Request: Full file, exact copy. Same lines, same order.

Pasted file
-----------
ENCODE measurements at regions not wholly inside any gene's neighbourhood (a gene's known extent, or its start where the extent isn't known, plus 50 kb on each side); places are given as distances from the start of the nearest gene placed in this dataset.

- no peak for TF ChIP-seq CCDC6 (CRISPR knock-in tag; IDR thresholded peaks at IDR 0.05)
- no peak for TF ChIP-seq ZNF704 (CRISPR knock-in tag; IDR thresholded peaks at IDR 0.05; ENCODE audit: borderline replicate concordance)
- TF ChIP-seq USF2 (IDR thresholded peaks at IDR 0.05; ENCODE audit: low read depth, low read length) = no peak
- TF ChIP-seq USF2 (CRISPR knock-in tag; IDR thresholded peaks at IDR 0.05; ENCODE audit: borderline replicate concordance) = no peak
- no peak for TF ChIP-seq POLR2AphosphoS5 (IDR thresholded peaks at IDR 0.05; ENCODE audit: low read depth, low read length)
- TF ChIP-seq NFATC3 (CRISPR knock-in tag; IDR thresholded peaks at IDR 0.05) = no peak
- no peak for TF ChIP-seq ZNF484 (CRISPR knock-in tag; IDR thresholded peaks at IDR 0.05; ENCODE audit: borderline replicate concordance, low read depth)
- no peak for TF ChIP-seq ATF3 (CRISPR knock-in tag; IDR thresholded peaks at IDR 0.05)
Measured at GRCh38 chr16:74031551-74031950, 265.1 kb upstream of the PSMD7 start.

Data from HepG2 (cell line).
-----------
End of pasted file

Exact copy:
ENCODE measurements at regions not wholly inside any gene's neighbourhood (a gene's known extent, or its start where the extent isn't known, plus 50 kb on each side); places are given as distances from the start of the nearest gene placed in this dataset.

- no peak for TF ChIP-seq CCDC6 (CRISPR knock-in tag; IDR thresholded peaks at IDR 0.05)
- no peak for TF ChIP-seq ZNF704 (CRISPR knock-in tag; IDR thresholded peaks at IDR 0.05; ENCODE audit: borderline replicate concordance)
- TF ChIP-seq USF2 (IDR thresholded peaks at IDR 0.05; ENCODE audit: low read depth, low read length) = no peak
- TF ChIP-seq USF2 (CRISPR knock-in tag; IDR thresholded peaks at IDR 0.05; ENCODE audit: borderline replicate concordance) = no peak
- no peak for TF ChIP-seq POLR2AphosphoS5 (IDR thresholded peaks at IDR 0.05; ENCODE audit: low read depth, low read length)
- TF ChIP-seq NFATC3 (CRISPR knock-in tag; IDR thresholded peaks at IDR 0.05) = no peak
- no peak for TF ChIP-seq ZNF484 (CRISPR knock-in tag; IDR thresholded peaks at IDR 0.05; ENCODE audit: borderline replicate concordance, low read depth)
- no peak for TF ChIP-seq ATF3 (CRISPR knock-in tag; IDR thresholded peaks at IDR 0.05)
Measured at GRCh38 chr16:74031551-74031950, 265.1 kb upstream of the PSMD7 start.

Data from HepG2 (cell line).